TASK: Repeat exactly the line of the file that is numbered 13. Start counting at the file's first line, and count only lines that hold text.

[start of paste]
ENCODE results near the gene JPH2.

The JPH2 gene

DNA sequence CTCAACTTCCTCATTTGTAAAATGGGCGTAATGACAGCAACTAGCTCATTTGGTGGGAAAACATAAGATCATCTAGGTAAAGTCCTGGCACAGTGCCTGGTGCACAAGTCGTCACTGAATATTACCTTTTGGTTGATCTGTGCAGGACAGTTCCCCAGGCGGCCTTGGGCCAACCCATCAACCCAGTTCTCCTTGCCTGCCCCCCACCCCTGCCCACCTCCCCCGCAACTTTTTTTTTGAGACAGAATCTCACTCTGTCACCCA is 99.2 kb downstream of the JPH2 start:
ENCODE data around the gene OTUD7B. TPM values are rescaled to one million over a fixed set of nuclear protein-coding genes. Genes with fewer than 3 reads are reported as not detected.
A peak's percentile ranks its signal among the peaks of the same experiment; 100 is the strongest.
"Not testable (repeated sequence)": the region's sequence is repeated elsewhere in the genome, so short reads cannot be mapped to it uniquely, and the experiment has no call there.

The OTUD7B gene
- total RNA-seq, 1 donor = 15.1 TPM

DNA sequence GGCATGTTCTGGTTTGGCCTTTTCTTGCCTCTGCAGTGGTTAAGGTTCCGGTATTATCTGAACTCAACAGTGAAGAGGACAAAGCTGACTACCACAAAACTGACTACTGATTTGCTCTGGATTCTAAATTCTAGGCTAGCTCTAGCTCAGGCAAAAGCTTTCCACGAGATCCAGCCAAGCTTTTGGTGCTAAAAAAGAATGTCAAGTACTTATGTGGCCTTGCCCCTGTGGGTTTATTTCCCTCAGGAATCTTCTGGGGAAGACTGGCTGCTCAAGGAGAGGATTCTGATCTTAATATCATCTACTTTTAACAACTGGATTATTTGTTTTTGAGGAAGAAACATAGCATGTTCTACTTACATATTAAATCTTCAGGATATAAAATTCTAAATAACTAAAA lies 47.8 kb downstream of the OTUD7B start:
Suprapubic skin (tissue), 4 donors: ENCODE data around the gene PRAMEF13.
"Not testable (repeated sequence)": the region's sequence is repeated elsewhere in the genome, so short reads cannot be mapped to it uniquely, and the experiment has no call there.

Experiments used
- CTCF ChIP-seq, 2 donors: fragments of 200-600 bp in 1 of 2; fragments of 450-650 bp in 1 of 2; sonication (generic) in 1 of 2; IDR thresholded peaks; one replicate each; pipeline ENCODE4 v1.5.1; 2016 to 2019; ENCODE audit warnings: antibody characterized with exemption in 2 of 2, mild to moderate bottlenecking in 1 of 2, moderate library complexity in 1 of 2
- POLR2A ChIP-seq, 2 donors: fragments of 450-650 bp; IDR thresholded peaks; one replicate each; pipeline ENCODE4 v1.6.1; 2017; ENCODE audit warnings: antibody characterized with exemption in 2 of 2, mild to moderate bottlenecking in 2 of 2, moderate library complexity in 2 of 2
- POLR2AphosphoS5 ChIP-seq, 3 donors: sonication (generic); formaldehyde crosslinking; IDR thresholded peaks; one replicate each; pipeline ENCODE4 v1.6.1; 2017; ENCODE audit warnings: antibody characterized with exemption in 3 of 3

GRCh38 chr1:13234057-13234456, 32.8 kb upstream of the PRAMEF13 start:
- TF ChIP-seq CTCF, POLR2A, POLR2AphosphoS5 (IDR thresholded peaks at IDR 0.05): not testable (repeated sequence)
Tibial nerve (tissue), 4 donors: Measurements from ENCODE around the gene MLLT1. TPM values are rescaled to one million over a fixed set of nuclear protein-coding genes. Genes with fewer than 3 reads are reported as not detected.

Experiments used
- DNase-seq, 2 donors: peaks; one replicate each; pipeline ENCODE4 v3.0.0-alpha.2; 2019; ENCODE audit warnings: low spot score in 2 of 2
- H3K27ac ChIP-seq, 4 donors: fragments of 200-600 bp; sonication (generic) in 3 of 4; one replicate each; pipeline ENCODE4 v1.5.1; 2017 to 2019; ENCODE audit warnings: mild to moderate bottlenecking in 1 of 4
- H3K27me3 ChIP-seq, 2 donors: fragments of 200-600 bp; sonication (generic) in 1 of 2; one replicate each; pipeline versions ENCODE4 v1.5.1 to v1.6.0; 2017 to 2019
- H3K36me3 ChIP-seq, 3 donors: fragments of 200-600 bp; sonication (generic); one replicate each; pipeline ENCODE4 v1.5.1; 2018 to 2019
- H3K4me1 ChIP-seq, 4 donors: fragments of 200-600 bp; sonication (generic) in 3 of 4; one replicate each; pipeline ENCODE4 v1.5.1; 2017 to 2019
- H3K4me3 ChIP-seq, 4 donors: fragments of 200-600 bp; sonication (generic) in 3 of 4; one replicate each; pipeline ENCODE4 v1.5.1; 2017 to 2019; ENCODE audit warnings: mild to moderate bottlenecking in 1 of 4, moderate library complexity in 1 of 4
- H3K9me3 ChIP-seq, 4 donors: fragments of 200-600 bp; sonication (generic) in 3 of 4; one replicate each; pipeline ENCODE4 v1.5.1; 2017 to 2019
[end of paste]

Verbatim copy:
- CTCF ChIP-seq, 2 donors: fragments of 200-600 bp in 1 of 2; fragments of 450-650 bp in 1 of 2; sonication (generic) in 1 of 2; IDR thresholded peaks; one replicate each; pipeline ENCODE4 v1.5.1; 2016 to 2019; ENCODE audit warnings: antibody characterized with exemption in 2 of 2, mild to moderate bottlenecking in 1 of 2, moderate library complexity in 1 of 2